When it comes to creating a product backlog for any type of project, there’s often a lot of debate about what should be included. Many Scrum teams focus on the technical aspects of the project and create a backlog that only includes development tasks. However, only focusing on these items can lead to problems down the line and limit your project’s potential success. That’s why it’s important to consider including non-development tasks in your product backlog.
To begin with, it’s important to understand what non-development tasks are. These are tasks that don’t involve actually writing code or designing an application but are still necessary for the successful completion of the project. Examples include: user research, setting up test environments, writing documentation, creating sprint goals etc. These tasks are often overlooked in favor of focusing on development efforts but they can have a huge impact on the overall success of the project if done properly.
Including non-development tasks in your product backlog can help ensure that all aspects of the project get attention. By having them listed in the same place as development tasks, you can make sure that you don't overlook anything important when creating schedules and delegating resources. Additionally, including these types of tasks makes it easier for stakeholders to understand how much time is being spent on each aspect of the project and helps them make informed decisions about resource allocation and timelines.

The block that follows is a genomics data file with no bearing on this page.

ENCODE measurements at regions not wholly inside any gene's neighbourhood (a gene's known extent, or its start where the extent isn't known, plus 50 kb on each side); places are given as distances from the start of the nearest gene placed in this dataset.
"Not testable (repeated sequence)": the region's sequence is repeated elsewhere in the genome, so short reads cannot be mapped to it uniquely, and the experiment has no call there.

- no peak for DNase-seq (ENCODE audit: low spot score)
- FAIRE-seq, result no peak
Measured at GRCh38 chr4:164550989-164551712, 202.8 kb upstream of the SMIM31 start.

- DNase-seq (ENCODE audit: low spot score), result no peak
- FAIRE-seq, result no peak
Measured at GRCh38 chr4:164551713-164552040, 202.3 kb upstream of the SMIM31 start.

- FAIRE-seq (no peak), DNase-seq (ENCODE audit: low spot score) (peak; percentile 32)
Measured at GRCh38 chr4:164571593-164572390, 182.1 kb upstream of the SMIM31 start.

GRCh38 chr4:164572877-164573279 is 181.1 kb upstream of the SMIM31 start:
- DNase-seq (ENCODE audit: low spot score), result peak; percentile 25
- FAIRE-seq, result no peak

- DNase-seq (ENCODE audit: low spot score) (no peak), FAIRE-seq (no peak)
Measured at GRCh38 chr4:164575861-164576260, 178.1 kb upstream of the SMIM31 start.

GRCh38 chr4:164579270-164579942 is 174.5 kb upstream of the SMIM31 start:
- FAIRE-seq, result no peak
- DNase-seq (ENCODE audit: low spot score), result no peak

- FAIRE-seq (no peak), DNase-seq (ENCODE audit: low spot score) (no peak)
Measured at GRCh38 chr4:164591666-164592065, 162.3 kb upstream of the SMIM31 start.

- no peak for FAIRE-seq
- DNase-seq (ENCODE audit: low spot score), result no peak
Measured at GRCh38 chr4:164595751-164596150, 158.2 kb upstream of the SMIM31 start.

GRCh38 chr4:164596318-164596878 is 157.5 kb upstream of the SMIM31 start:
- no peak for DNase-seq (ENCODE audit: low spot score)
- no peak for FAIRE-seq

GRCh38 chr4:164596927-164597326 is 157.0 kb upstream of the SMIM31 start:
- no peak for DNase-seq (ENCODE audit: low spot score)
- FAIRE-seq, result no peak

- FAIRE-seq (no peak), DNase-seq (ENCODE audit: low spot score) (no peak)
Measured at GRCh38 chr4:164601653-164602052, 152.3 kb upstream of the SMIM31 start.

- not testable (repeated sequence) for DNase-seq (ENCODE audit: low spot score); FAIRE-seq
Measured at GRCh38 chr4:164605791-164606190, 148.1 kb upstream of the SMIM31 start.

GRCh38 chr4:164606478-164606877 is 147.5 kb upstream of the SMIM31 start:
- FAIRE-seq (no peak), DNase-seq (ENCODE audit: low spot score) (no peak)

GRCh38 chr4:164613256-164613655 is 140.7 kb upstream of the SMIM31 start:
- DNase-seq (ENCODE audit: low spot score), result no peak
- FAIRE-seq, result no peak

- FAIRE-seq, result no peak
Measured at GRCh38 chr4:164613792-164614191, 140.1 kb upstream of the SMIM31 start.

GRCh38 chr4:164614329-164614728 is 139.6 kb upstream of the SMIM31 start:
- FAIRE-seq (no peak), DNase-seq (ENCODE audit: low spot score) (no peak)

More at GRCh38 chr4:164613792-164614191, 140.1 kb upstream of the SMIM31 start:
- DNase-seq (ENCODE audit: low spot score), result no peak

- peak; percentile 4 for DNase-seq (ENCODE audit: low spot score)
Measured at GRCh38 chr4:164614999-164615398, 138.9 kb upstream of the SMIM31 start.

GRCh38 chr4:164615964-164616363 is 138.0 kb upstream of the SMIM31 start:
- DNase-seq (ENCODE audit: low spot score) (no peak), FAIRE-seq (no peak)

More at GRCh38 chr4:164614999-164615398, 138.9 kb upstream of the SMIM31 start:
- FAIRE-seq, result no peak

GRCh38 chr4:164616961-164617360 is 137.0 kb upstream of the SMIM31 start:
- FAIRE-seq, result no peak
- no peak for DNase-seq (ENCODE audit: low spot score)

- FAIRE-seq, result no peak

Another benefit is that by including non-development items in your product backlog, you can more accurately estimate the required timeframe that the project needs before deployment, and therefore mitigate risks associated with launching new products or features. This is especially helpful when projects involve multiple teams working together since it allows everyone involved to see what needs to be completed before launch day arrives.
Finally, including non-development items in your product backlog gives team members a sense of ownership over their work which helps motivate them throughout the duration of a project. By allowing team members to take part in defining requirements and outlining deadlines they become more engaged with their work which leads to higher quality outcomes overall.
In conclusion, including non-development items in your product backlog has benefits for both teams working on projects as well as stakeholders invested in its success or failure. By including all-development tasks, you ensure that all aspects of a project are given due consideration throughout its planning and execution stages which will ultimately lead to greater success in the future.